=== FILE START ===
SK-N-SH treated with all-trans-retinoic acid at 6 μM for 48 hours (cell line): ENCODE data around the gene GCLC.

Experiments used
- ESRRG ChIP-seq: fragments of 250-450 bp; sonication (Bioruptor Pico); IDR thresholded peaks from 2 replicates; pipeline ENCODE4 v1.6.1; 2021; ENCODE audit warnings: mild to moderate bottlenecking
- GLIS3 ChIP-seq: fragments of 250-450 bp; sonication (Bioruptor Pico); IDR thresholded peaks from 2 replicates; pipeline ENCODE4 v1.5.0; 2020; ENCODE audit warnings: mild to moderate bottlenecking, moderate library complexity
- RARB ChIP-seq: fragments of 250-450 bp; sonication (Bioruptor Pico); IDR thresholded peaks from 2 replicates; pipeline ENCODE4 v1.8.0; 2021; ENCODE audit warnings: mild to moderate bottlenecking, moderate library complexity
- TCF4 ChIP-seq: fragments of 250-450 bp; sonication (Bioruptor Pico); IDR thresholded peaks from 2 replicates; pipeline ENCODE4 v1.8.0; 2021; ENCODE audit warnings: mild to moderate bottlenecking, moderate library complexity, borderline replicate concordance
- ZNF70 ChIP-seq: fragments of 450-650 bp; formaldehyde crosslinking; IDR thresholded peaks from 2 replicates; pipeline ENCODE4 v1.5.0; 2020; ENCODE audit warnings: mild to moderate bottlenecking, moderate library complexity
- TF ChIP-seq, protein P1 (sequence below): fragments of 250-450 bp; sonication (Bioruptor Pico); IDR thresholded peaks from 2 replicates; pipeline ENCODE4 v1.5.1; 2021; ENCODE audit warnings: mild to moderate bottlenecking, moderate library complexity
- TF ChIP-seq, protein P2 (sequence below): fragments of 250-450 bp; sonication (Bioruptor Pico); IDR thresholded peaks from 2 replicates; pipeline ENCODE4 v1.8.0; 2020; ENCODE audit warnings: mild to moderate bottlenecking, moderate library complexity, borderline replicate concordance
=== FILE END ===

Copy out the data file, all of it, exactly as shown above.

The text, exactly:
SK-N-SH treated with all-trans-retinoic acid at 6 μM for 48 hours (cell line): ENCODE data around the gene GCLC.

Experiments used
- ESRRG ChIP-seq: fragments of 250-450 bp; sonication (Bioruptor Pico); IDR thresholded peaks from 2 replicates; pipeline ENCODE4 v1.6.1; 2021; ENCODE audit warnings: mild to moderate bottlenecking
- GLIS3 ChIP-seq: fragments of 250-450 bp; sonication (Bioruptor Pico); IDR thresholded peaks from 2 replicates; pipeline ENCODE4 v1.5.0; 2020; ENCODE audit warnings: mild to moderate bottlenecking, moderate library complexity
- RARB ChIP-seq: fragments of 250-450 bp; sonication (Bioruptor Pico); IDR thresholded peaks from 2 replicates; pipeline ENCODE4 v1.8.0; 2021; ENCODE audit warnings: mild to moderate bottlenecking, moderate library complexity
- TCF4 ChIP-seq: fragments of 250-450 bp; sonication (Bioruptor Pico); IDR thresholded peaks from 2 replicates; pipeline ENCODE4 v1.8.0; 2021; ENCODE audit warnings: mild to moderate bottlenecking, moderate library complexity, borderline replicate concordance
- ZNF70 ChIP-seq: fragments of 450-650 bp; formaldehyde crosslinking; IDR thresholded peaks from 2 replicates; pipeline ENCODE4 v1.5.0; 2020; ENCODE audit warnings: mild to moderate bottlenecking, moderate library complexity
- TF ChIP-seq, protein P1 (sequence below): fragments of 250-450 bp; sonication (Bioruptor Pico); IDR thresholded peaks from 2 replicates; pipeline ENCODE4 v1.5.1; 2021; ENCODE audit warnings: mild to moderate bottlenecking, moderate library complexity
- TF ChIP-seq, protein P2 (sequence below): fragments of 250-450 bp; sonication (Bioruptor Pico); IDR thresholded peaks from 2 replicates; pipeline ENCODE4 v1.8.0; 2020; ENCODE audit warnings: mild to moderate bottlenecking, moderate library complexity, borderline replicate concordance